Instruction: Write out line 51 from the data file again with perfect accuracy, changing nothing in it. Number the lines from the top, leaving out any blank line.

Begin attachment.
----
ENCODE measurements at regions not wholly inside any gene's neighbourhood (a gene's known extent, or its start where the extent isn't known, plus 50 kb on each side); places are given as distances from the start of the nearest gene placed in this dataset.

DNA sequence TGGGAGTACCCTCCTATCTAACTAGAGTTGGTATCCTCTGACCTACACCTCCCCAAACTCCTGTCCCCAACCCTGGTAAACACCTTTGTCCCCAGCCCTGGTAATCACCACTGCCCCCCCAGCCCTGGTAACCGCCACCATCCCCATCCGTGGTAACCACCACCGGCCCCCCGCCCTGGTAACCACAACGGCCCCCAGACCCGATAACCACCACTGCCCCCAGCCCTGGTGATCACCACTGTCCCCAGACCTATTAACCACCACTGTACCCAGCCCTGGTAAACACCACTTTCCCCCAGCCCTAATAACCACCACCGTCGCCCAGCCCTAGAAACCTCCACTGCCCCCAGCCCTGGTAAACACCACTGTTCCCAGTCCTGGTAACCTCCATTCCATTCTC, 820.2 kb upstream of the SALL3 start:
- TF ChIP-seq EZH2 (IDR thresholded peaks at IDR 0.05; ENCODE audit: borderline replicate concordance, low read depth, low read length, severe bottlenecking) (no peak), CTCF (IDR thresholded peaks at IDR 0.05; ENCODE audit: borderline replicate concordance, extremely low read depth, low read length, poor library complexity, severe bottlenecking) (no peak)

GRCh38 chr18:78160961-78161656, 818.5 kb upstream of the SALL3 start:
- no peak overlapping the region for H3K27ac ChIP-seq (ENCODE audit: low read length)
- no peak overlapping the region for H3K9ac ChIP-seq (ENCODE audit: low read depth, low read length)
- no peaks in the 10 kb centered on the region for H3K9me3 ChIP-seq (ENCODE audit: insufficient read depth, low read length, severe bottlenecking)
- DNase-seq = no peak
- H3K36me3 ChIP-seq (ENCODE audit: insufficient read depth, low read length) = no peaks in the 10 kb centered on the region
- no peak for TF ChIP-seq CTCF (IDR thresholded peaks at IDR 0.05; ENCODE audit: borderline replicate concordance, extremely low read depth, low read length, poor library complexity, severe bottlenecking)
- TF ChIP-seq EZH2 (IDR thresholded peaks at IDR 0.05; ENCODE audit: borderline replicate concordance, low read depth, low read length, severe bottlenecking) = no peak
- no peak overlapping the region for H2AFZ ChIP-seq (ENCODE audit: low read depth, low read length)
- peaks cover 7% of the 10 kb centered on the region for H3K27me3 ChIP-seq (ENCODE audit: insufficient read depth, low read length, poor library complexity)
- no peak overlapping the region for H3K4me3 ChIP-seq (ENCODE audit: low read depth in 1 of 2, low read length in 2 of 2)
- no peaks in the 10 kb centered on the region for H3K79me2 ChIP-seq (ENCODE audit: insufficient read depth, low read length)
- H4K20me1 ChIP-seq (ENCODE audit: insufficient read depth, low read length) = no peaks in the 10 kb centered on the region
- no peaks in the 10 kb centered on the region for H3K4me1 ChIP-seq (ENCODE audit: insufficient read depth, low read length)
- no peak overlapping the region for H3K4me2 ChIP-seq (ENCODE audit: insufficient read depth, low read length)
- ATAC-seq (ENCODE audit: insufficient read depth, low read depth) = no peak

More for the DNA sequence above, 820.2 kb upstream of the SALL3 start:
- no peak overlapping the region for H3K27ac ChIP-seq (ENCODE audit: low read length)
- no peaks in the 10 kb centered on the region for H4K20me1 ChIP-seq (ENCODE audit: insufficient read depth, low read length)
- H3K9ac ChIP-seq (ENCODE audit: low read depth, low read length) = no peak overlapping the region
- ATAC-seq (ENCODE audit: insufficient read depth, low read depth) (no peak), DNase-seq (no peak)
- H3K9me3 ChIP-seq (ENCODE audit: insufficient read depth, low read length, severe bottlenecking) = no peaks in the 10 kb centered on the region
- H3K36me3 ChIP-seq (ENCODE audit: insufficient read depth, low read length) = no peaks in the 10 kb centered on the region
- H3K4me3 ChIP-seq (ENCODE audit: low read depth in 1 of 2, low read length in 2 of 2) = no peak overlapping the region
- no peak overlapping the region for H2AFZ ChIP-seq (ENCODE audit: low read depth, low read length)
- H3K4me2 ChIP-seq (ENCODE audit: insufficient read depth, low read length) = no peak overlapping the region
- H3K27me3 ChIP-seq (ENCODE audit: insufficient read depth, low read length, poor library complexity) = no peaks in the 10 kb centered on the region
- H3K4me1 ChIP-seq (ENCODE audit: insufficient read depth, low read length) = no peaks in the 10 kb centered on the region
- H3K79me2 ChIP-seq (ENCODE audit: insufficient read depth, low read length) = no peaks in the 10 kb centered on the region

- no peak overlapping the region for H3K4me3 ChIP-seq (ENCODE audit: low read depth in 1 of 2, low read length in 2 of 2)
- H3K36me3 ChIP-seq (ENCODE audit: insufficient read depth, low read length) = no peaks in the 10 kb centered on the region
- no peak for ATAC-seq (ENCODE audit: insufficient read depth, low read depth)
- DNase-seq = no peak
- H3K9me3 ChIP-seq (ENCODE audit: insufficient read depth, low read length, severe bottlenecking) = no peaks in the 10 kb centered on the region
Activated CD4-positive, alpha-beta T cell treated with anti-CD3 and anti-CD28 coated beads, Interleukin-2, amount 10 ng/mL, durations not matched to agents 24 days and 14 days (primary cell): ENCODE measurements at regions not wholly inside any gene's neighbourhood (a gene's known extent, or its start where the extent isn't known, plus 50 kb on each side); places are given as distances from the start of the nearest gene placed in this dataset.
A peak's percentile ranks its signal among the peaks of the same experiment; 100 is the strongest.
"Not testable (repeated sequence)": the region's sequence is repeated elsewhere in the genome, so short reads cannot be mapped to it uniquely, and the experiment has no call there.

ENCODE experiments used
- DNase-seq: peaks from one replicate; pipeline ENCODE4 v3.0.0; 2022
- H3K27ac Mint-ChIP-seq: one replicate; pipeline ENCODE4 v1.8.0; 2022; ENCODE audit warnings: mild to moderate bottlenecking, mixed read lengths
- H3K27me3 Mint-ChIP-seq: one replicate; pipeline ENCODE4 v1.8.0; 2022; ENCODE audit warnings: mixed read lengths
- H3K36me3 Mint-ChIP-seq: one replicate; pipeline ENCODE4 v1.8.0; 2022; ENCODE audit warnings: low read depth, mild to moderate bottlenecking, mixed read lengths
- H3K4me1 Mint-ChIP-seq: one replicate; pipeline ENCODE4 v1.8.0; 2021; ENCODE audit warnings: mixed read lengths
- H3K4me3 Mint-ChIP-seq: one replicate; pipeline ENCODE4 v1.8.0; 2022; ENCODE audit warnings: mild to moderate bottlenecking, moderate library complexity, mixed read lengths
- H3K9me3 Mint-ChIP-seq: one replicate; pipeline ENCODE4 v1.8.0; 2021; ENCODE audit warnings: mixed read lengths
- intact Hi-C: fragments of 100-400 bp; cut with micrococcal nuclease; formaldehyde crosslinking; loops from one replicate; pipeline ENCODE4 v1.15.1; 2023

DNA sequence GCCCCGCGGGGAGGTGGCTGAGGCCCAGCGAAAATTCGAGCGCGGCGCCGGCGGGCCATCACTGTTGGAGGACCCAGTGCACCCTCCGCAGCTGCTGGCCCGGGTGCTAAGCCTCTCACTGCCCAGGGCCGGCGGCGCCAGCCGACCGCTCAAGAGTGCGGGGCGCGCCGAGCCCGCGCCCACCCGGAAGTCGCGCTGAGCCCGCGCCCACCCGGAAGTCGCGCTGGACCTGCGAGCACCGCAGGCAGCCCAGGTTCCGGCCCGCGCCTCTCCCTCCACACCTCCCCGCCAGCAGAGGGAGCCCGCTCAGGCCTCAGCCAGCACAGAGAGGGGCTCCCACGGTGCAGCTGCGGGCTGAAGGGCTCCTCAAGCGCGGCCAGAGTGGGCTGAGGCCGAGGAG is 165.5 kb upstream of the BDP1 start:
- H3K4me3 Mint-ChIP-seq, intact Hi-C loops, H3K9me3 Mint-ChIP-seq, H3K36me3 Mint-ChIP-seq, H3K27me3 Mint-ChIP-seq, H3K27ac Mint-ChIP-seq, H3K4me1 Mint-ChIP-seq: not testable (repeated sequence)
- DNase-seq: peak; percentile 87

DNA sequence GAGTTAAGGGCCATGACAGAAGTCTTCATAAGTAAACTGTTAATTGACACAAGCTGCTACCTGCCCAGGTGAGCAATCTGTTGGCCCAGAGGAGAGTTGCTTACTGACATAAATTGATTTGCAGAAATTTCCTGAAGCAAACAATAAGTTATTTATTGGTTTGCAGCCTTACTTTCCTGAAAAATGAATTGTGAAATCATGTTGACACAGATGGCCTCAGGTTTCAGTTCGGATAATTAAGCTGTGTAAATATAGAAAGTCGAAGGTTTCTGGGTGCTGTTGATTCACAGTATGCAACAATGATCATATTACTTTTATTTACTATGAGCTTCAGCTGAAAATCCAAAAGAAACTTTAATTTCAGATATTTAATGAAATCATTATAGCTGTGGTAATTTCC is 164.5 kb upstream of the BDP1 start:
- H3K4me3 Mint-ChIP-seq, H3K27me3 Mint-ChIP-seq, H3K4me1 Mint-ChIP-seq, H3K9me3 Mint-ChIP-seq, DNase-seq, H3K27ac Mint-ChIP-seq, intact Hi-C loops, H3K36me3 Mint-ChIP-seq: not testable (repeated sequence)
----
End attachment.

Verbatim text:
- H3K4me3 Mint-ChIP-seq, intact Hi-C loops, H3K9me3 Mint-ChIP-seq, H3K36me3 Mint-ChIP-seq, H3K27me3 Mint-ChIP-seq, H3K27ac Mint-ChIP-seq, H3K4me1 Mint-ChIP-seq: not testable (repeated sequence)